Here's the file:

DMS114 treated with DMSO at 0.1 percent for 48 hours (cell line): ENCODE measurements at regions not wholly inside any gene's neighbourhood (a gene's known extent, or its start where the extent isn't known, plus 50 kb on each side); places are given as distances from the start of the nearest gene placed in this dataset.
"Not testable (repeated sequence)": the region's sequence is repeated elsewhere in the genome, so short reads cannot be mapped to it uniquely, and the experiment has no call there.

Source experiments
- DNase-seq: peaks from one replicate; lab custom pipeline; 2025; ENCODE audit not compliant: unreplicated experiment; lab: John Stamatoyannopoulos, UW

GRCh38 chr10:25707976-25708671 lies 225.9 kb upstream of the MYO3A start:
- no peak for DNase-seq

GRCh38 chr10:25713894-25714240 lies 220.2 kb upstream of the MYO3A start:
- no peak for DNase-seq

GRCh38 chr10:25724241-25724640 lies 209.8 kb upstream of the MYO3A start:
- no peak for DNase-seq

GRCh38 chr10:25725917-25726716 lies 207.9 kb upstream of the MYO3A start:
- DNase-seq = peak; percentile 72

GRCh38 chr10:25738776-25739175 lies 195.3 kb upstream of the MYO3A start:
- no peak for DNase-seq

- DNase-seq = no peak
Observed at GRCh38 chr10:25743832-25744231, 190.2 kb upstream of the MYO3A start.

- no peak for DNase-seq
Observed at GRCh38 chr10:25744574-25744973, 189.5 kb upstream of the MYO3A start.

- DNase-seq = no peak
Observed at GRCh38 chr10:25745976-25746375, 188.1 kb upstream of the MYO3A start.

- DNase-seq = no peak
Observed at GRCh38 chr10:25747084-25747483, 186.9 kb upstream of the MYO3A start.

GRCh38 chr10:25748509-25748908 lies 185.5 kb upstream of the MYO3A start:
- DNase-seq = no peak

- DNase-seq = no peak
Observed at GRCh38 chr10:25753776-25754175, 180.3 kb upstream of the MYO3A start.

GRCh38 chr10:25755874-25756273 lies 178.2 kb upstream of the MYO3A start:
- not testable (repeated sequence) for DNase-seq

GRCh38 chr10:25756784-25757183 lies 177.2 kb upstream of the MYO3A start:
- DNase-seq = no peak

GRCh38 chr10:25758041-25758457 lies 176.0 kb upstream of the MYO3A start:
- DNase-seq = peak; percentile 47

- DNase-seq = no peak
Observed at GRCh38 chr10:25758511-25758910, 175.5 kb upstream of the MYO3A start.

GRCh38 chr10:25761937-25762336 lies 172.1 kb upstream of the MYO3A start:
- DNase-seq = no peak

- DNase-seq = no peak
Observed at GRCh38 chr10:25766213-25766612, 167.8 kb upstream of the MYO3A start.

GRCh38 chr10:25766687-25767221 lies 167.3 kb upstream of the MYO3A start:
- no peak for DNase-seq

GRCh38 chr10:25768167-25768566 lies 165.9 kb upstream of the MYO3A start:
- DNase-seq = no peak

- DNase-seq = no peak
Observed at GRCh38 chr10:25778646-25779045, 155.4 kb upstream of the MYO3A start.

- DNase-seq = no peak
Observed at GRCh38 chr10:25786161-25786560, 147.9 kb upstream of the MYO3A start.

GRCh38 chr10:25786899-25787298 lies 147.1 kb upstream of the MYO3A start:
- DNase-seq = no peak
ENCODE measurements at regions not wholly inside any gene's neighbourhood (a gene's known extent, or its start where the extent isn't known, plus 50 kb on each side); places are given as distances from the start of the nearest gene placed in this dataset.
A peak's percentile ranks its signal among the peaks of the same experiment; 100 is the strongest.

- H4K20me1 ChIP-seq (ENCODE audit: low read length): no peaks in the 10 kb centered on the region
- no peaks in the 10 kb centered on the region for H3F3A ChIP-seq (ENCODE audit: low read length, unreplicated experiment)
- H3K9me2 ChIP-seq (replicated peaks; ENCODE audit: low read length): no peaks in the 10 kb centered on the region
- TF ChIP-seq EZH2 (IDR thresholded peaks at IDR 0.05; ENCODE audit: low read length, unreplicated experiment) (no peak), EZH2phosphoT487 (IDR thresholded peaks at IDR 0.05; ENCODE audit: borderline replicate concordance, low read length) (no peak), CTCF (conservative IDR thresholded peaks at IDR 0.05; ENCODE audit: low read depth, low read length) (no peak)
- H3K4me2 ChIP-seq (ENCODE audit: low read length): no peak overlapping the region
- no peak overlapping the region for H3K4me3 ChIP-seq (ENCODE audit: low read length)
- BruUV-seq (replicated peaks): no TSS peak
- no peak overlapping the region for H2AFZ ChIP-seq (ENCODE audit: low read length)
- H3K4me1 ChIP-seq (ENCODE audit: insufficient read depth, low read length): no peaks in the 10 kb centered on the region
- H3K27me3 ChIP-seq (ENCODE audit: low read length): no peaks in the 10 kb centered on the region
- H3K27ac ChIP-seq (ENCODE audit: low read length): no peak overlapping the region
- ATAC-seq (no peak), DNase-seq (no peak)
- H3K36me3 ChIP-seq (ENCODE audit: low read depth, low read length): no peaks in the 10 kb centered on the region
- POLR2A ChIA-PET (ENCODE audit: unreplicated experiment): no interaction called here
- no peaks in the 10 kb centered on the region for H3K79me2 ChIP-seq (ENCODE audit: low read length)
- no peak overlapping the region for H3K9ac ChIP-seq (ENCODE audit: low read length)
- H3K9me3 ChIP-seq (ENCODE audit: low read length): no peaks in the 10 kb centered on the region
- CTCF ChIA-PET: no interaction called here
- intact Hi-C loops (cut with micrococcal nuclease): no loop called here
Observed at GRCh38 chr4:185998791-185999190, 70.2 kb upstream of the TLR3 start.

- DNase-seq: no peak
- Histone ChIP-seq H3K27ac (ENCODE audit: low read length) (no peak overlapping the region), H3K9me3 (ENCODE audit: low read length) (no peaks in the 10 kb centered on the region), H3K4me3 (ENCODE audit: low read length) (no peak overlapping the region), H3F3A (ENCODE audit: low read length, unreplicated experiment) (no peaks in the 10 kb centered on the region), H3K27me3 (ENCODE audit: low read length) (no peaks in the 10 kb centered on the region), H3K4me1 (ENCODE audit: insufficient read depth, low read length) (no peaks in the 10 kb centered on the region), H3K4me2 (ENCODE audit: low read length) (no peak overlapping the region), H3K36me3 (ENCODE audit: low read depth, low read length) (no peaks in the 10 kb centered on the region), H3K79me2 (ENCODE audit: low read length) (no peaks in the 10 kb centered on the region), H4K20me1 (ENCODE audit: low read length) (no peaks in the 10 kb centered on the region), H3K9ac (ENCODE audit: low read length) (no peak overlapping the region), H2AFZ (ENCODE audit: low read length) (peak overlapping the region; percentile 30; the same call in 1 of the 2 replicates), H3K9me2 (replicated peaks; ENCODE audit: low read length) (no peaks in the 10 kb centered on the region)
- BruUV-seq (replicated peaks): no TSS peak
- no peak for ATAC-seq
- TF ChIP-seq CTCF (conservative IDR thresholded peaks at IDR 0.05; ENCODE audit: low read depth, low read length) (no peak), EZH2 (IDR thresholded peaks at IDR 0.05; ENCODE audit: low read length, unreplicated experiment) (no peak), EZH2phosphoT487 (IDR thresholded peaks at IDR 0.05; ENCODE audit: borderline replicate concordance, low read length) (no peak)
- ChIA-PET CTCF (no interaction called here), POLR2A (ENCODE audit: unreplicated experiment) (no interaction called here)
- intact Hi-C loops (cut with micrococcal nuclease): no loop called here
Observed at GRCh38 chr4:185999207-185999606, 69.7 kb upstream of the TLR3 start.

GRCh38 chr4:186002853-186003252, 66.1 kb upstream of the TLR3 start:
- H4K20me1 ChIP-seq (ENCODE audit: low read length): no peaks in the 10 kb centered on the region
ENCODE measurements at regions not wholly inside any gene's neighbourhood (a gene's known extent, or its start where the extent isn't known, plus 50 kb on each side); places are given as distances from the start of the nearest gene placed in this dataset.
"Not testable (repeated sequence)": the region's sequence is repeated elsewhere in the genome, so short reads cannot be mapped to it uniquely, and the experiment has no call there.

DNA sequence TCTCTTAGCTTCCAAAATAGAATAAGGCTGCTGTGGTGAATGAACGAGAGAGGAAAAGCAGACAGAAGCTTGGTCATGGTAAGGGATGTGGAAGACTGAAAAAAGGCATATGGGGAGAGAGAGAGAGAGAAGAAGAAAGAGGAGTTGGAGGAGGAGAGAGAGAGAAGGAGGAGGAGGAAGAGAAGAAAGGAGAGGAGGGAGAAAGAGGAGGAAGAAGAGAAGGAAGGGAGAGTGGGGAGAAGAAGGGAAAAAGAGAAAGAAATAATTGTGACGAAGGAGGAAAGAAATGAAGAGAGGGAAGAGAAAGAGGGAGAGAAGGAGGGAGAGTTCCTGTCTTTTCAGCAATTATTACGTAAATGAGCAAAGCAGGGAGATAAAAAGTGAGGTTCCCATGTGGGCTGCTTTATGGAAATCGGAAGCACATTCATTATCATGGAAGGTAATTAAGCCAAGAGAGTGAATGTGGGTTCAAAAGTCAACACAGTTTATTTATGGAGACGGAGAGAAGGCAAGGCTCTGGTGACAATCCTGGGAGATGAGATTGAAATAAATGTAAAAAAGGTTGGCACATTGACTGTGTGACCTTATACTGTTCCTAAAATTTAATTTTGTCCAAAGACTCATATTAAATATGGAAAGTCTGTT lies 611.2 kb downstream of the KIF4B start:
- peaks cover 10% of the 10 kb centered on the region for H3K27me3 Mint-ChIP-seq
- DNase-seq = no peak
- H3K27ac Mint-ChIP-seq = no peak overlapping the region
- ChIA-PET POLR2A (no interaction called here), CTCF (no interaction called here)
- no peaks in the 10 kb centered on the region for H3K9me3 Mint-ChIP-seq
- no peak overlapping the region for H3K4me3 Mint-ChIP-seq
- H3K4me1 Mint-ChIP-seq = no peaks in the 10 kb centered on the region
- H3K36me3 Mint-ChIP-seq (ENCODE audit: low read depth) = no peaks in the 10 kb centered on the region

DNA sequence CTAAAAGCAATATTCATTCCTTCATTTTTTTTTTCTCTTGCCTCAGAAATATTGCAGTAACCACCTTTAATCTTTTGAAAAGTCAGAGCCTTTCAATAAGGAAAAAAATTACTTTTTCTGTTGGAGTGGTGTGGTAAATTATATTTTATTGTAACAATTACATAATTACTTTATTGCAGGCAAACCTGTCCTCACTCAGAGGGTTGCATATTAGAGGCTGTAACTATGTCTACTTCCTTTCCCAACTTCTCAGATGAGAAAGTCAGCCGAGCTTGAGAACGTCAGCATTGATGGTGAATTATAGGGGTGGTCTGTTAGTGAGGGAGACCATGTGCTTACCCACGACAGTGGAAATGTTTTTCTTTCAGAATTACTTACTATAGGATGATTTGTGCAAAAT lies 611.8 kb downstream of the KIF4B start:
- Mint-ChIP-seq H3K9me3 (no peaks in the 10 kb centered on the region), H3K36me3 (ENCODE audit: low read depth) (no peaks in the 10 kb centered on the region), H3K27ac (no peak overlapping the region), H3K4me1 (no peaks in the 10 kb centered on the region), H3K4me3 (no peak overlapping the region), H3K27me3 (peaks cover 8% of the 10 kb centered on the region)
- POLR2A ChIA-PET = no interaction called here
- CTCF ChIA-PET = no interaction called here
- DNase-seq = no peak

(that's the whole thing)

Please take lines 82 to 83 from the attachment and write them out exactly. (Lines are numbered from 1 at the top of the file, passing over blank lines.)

"Not testable (repeated sequence)": the region's sequence is repeated elsewhere in the genome, so short reads cannot be mapped to it uniquely, and the experiment has no call there.

DNA sequence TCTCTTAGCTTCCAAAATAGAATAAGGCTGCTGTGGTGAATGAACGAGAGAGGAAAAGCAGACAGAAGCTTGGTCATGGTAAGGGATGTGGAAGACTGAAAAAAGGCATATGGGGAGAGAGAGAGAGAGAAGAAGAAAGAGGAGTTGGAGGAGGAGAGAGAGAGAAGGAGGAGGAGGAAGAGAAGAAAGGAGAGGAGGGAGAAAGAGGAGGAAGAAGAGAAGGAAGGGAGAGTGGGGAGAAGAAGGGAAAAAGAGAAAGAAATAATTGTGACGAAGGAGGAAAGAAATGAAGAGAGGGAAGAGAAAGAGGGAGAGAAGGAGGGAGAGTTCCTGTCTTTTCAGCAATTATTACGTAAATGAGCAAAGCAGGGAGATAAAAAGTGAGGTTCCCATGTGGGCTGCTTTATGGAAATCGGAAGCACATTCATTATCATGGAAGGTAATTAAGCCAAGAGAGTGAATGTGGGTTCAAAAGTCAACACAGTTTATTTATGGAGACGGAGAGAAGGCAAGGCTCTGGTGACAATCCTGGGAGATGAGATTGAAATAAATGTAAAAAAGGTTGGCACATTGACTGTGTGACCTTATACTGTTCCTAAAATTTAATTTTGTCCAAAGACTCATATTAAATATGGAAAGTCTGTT lies 611.2 kb downstream of the KIF4B start: